News from the Votemaster
It is do-or-die time for Mitt Romney tonight. With another batch of swing state polls showing Obama ahead everywhere, tonight's debate is his first--and maybe only--chance to turn the race around. He's promised zingers and provided a few in the speech he gave in Colorado Monday:
- Obama doesn't just like picking winners and losers. He likes picking losers
- We've had 43 straight months with unemployment above 8 percent, and what does the president have to say to all this? He says `forward.' I think `forewarned' is a better term
- He's out of ideas, he's out of excuses, and on November 6th you're going to put him out of office
- He's making us more and more like Europe. I don't want to be like Europe. Europe doesn't work in Europe
The Republican base will lap it up and cheer each one. But crude putdowns of the President are not likely to convince many undecided voters to vote for Romney and are even less likely to make potential Obama voters switch sides.
Probably the most clever remark of any debate was the one Lloyd Bentsen made to Dan Quayle in the 1988 vice-presidential debate: "Senator, I served with Jack Kennedy, I knew Jack Kennedy, Jack Kennedy was a friend of mine. Senator, you're no Jack Kennedy." Quayle was stopped in his tracks. But it didn't change the election results. In January 1989, Quayle was inaugurated as Vice President, not Bentsen. In other words, even a very clever remark or two is not likely to affect the election and ham-handed ones may do more damage than good.
A lot also depends on moderator Jim Lehrer and how hard he pushes the candidates. If he asks Romney, for example, to name one tax loophole he would close as President and Romney refuses, Lehrer could point out that he didn't answer the question. In one of the primary debates, Newt Gingrich got into a fight with moderator John King. But in a debate where Romney has to act presidential, he has to avoid that at all costs.
In addition to listening to the candidates' words, television viewers also react to their gestures and body languages. Here is a guide.
Politico has a list of things to watch for in the debate.
- Can Romney win the first half hour? If not, it may be too late
- Can Obama attack and remain both presidential and likable?
- How do "47%" and "Libya" play?
- Has Obama forgotten how to debate? It's been 4 years after all
- Will Bill Clinton show up? Will Romney use him for a good cop bad cop routine?
A Pennsylvania judge blocked the state's new law requiring voters to show government-issued photo ID before being allowed to vote. The case reached the state Supreme Court, which sent it back to the judge for the final decision. Now he had made it: ID will not be required. This decision is a major victory for Obama and a major loss for Romney since up to 10% of the state's voters--nearly all Democrats--might have been prevented from voting by this law. Now it is virtually certain that Obama will carry Pennsylvania.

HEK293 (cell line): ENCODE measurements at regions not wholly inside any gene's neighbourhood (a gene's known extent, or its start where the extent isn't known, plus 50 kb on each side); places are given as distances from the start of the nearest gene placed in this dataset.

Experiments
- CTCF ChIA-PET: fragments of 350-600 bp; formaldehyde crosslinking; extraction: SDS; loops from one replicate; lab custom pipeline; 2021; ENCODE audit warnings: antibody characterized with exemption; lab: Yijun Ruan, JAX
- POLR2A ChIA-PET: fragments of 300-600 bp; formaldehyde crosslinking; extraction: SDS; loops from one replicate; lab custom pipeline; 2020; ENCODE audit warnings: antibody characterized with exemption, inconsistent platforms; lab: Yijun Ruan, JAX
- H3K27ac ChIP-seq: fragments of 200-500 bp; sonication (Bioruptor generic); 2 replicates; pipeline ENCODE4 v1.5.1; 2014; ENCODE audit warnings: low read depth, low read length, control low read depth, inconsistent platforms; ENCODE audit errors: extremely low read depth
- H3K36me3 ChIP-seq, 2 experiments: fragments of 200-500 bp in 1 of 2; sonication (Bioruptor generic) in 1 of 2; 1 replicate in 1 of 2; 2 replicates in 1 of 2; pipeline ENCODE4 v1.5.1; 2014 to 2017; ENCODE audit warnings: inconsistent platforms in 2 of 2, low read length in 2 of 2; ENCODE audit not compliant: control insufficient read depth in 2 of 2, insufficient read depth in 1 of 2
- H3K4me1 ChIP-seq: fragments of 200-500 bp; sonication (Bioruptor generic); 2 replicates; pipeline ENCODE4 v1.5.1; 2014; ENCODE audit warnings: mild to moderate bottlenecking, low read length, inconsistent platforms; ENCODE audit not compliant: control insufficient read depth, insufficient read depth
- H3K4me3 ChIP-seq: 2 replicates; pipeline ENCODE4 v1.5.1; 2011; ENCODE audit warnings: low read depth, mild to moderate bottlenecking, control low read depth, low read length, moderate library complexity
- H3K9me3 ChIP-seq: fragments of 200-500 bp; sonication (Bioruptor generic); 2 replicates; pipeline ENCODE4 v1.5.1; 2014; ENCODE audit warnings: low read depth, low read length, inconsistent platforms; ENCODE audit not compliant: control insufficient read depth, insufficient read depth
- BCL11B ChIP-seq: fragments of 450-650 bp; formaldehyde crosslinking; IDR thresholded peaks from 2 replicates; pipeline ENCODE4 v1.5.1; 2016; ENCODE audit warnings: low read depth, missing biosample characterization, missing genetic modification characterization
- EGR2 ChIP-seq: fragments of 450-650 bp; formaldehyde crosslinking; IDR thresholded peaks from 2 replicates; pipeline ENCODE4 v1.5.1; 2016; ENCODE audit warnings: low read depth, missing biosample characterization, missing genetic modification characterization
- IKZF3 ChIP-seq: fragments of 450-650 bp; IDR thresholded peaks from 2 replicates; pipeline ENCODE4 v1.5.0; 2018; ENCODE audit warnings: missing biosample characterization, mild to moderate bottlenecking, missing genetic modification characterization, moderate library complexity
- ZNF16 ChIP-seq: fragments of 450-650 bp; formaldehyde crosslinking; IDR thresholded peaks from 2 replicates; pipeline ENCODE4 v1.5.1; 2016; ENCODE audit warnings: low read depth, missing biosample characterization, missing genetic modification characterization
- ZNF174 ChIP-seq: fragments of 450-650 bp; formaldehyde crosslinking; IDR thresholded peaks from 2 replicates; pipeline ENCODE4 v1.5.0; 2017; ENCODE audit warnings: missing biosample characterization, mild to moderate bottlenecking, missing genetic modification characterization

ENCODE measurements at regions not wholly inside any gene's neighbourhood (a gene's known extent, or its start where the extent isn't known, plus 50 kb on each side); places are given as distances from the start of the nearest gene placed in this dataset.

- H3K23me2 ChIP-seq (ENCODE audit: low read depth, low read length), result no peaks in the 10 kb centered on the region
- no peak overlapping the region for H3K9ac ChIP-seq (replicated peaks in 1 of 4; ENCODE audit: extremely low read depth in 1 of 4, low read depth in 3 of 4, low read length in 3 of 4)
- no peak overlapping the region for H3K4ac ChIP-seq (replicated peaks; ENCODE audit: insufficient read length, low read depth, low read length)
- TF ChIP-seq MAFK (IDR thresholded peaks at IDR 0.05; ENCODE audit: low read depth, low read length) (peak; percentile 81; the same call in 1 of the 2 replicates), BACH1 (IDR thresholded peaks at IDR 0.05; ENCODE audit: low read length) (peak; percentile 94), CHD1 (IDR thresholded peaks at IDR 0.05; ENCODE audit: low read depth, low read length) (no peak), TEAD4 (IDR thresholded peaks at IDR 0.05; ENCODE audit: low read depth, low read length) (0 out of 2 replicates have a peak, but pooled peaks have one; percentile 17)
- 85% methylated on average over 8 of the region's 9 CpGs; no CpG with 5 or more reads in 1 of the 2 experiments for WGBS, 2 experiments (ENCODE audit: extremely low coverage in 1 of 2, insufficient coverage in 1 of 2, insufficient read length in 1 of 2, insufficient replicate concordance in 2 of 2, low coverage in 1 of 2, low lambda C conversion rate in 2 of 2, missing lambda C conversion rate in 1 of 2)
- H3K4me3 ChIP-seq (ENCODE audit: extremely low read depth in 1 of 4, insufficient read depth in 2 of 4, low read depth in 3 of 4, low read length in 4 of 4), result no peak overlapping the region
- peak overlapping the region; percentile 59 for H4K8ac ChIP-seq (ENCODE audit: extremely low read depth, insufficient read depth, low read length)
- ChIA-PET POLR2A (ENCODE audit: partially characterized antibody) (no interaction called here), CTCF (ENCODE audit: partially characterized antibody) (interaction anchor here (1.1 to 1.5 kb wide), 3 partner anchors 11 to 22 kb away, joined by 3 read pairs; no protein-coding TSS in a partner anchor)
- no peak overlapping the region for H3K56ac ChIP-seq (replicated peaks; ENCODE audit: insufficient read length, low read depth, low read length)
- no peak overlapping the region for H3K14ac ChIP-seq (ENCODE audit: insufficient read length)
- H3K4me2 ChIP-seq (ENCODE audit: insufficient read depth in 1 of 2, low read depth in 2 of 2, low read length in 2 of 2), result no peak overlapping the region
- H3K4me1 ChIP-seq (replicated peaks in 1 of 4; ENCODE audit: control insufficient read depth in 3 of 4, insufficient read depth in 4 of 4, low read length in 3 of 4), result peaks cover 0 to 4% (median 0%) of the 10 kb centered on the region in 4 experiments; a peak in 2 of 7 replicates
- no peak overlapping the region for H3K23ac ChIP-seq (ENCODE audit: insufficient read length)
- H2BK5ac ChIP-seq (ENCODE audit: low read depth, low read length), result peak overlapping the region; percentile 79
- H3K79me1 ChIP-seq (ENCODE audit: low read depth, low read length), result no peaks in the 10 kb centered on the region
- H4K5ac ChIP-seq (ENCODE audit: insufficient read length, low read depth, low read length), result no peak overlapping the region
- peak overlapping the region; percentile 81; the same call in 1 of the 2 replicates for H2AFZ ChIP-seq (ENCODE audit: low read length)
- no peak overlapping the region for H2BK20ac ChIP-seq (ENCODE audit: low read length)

In other states, similar laws have been enjoined, blocked, or weakened. They have been removed entirely in Wisconsin and Texas. In addition, early voting has been restored in Florida. All in all, the hopes Republicans had of suppressing Democratic turnout are likely to be dashed.
Yesterday, Mitt Romney gave a hint of one thing he might do to recapture some revenue after lowering tax rates. Romney suggested allowing taxpayers to have total deductions for mortgage interest, charitable contributions, state and local taxes, and other items be limited to $17,000. This proposal is sure to generate howls of protests from bankers, charities, and state governments and would be hard to get through Congress. Nevertheless, it is Romney's first attempt at filling in the details of his tax plan.
A new CNN poll of likely Latino voters shows that 70% of them will vote for Obama and only 26% for Romney. This is even better for Obama than 2008, when he won 67% of the Latino vote. In 2004, 53% of Latinos voted for John Kerry.
Early in-person voting has now started in Ohio, one of the three most important swing states (along with Florida and Virginia). Currently, Obama leads there, with different polls giving numbers in the 5-10% range. Obama hopes to bank as many votes as possible now while he has such a large lead. To kick off his "vote early" campaign, Obama sent his wife, Michelle, to address a rally in Cincinnati.
|Arizona||42%||46%||Sep 25||Sep 26||Moore Consulting|
|Florida||46%||43%||Sep 27||Sep 30||Suffolk U.|
|North Carolina||49%||47%||Sep 29||Oct 01||SurveyUSA|
|New Hampshire||54%||39%||Sep 27||Sep 30||U. of New Hampshire|
|New Mexico||51%||40%||Sep 27||Sep 27||Rasmussen|
|Rhode Island||57%||33%||Sep 26||Sep 29||Fleming and Assocs.|
|Virginia||47%||39%||Sep 19||Sep 28||Roanoke Coll.|
|State||Democrat||D %||Republican||R %||I||I %||Start||End||Pollster|
|Arizona||Richard Carmona||40%||Jeff Flake||43%||Sep 25||Sep 26||Moore Consulting|
|Florida||Bill Nelson*||40%||Connie McGillicuddy||34%||Sep 27||Sep 30||Suffolk U.|
|Ohio||Sherrod Brown*||49%||Josh Mandel||41%||Sep 27||Sep 30||PPP|
|Rhode Island||Sheldon Whitehouse*||56%||Barry Hinckley||30%||Sep 26||Sep 29||Fleming and Assocs.|
|Virginia||Tim Kaine||47%||George Allen||37%||Sep 19||Sep 28||Roanoke Coll.|
* Denotes incumbent
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Previous HeadlinesOct02 Romney To Broaden Focus
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